Q. Who was your favorite character to write? Why? Were any of the characters particularly difficult to create?
I suspect my favorite character to write was Linda Sue, the one who moves onto the block, lets her lawn run wild and says whatever she feels like at the neighborhood gatherings. She speaks the truth, as she sees it, to people who’ve been dancing around it for years. I’ve always secretly loved these people in life—who aren’t afraid of the social awkwardness of ruining a dinner party. In this case, her honesty destroys the pretense the whole neighborhood has carefully constructed for itself and sets in motion the unraveling of everyone’s façade. And, sadly, she pays the ultimate price for it.
Q. Were it not for DNA testing, Betsy would have never been released from prison. What’s your opinion on DNA testing for inmates, especially those on death row? Is the expense justified even if only a fraction of a percent of people are cleared?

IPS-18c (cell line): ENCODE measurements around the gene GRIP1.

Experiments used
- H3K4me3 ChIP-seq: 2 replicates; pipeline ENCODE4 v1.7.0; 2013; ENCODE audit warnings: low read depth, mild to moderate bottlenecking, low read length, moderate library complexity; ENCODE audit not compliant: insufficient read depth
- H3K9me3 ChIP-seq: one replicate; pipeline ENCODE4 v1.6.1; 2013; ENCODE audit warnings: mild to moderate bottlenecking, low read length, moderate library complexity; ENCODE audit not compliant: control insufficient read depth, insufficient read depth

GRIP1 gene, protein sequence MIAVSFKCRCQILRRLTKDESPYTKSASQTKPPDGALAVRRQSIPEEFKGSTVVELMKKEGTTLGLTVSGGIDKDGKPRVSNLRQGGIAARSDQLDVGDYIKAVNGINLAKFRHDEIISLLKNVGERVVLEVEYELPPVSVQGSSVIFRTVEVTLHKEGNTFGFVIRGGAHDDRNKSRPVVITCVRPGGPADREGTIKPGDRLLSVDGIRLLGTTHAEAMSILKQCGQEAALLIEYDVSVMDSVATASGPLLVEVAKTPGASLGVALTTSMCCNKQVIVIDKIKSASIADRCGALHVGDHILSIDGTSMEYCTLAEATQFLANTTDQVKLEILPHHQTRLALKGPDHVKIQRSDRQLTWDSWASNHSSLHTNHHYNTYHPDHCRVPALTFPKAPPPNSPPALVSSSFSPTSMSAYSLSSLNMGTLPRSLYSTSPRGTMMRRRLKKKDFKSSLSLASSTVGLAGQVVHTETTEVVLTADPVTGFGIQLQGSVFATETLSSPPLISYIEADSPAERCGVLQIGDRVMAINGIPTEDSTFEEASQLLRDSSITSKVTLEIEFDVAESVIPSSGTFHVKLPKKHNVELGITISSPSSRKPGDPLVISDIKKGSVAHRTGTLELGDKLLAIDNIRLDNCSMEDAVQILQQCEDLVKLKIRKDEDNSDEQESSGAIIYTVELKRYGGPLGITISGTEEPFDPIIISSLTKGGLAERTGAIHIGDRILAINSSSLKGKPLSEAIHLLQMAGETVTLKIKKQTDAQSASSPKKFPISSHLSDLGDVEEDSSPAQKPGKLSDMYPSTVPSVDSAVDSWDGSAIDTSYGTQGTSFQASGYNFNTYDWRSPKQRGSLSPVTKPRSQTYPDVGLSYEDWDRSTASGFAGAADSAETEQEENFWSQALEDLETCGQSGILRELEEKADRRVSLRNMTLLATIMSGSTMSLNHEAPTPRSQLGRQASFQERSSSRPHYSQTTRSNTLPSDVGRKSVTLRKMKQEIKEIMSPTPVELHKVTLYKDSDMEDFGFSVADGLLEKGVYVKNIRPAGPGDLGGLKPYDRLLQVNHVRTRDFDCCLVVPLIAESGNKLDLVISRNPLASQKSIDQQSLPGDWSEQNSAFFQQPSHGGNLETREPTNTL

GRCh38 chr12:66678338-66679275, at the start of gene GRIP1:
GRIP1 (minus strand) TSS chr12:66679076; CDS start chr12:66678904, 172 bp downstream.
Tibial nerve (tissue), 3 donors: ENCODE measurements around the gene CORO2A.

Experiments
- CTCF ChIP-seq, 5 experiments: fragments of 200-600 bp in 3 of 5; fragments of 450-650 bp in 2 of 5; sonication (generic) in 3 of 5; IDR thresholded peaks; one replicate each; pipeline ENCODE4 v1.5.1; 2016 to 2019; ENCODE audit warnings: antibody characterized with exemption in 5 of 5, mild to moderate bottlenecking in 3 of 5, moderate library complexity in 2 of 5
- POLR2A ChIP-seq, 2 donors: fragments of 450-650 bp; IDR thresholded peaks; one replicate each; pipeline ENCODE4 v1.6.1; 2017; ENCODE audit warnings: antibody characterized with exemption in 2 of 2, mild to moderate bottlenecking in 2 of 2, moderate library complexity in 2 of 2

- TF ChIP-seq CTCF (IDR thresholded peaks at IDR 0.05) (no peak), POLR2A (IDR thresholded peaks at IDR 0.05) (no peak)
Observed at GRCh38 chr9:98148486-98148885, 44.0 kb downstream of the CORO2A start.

Since 1992, new testing on old DNA evidence has freed 254 innocent men and women convicted of crimes they didn’t commit, many of whom had been previously sitting on death row. The Innocence Project, started by Barry Scheck and Peter Neufeld as a clinical course in law school, has now expanded into similar programs in 59 law schools around the country with students getting hands–on experience doing the extraordinary legwork of filing petitions to revisit settled cases and apply for new DNA testing on old evidence. Doing any research into this topic, one quickly realizes there are countless examples to prove that our justice system is composed of human beings who are inherently flawed, and the victims are most likely to be indigent or low–income defendants. After Innocence is an especially moving documentary that would persuade most people that yes, new DNA testing is an essential new tool that is absolutely imperative for cases on death row.